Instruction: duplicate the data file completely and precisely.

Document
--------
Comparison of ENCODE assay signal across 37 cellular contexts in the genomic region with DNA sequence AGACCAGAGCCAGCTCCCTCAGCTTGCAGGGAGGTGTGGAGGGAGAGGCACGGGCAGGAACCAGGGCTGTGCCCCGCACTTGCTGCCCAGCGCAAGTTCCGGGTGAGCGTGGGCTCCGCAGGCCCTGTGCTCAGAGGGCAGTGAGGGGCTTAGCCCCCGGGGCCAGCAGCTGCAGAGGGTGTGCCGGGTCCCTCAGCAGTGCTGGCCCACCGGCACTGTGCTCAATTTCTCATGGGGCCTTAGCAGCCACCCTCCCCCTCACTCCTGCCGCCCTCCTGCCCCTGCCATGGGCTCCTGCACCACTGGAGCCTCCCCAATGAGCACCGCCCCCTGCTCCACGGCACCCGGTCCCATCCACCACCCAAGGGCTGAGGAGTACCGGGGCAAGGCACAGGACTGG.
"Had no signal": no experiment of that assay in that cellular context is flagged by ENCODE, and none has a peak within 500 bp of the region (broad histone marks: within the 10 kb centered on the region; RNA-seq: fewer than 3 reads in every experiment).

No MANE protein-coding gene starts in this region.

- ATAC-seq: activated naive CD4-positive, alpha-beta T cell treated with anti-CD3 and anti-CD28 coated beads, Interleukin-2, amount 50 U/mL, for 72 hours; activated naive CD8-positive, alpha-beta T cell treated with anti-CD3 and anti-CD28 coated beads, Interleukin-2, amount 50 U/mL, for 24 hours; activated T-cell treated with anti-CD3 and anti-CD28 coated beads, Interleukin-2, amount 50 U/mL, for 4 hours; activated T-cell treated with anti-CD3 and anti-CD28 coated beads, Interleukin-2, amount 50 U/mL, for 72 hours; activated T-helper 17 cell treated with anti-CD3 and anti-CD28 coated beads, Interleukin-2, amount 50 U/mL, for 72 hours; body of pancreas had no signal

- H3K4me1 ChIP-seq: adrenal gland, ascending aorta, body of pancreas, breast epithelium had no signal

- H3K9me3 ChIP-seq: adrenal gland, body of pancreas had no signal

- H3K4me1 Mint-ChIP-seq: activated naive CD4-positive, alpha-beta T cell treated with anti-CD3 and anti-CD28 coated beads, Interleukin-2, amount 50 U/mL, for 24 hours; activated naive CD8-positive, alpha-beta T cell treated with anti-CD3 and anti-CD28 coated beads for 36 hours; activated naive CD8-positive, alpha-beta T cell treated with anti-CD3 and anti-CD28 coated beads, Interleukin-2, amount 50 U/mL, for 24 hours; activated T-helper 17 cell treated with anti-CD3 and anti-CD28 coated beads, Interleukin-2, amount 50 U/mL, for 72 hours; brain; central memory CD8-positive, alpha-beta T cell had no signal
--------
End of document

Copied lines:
Comparison of ENCODE assay signal across 37 cellular contexts in the genomic region with DNA sequence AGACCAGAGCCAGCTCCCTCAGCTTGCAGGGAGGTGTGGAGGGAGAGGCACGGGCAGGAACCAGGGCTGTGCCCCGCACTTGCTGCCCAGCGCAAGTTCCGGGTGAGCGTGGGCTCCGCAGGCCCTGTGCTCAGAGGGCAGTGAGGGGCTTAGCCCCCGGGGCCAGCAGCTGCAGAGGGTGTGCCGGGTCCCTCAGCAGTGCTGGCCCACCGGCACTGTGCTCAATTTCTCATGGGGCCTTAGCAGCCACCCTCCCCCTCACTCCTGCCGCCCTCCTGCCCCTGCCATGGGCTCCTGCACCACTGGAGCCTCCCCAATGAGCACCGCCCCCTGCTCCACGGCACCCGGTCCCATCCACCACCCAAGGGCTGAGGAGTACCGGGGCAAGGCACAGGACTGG.
"Had no signal": no experiment of that assay in that cellular context is flagged by ENCODE, and none has a peak within 500 bp of the region (broad histone marks: within the 10 kb centered on the region; RNA-seq: fewer than 3 reads in every experiment).

No MANE protein-coding gene starts in this region.

- ATAC-seq: activated naive CD4-positive, alpha-beta T cell treated with anti-CD3 and anti-CD28 coated beads, Interleukin-2, amount 50 U/mL, for 72 hours; activated naive CD8-positive, alpha-beta T cell treated with anti-CD3 and anti-CD28 coated beads, Interleukin-2, amount 50 U/mL, for 24 hours; activated T-cell treated with anti-CD3 and anti-CD28 coated beads, Interleukin-2, amount 50 U/mL, for 4 hours; activated T-cell treated with anti-CD3 and anti-CD28 coated beads, Interleukin-2, amount 50 U/mL, for 72 hours; activated T-helper 17 cell treated with anti-CD3 and anti-CD28 coated beads, Interleukin-2, amount 50 U/mL, for 72 hours; body of pancreas had no signal

- H3K4me1 ChIP-seq: adrenal gland, ascending aorta, body of pancreas, breast epithelium had no signal

- H3K9me3 ChIP-seq: adrenal gland, body of pancreas had no signal

- H3K4me1 Mint-ChIP-seq: activated naive CD4-positive, alpha-beta T cell treated with anti-CD3 and anti-CD28 coated beads, Interleukin-2, amount 50 U/mL, for 24 hours; activated naive CD8-positive, alpha-beta T cell treated with anti-CD3 and anti-CD28 coated beads for 36 hours; activated naive CD8-positive, alpha-beta T cell treated with anti-CD3 and anti-CD28 coated beads, Interleukin-2, amount 50 U/mL, for 24 hours; activated T-helper 17 cell treated with anti-CD3 and anti-CD28 coated beads, Interleukin-2, amount 50 U/mL, for 72 hours; brain; central memory CD8-positive, alpha-beta T cell had no signal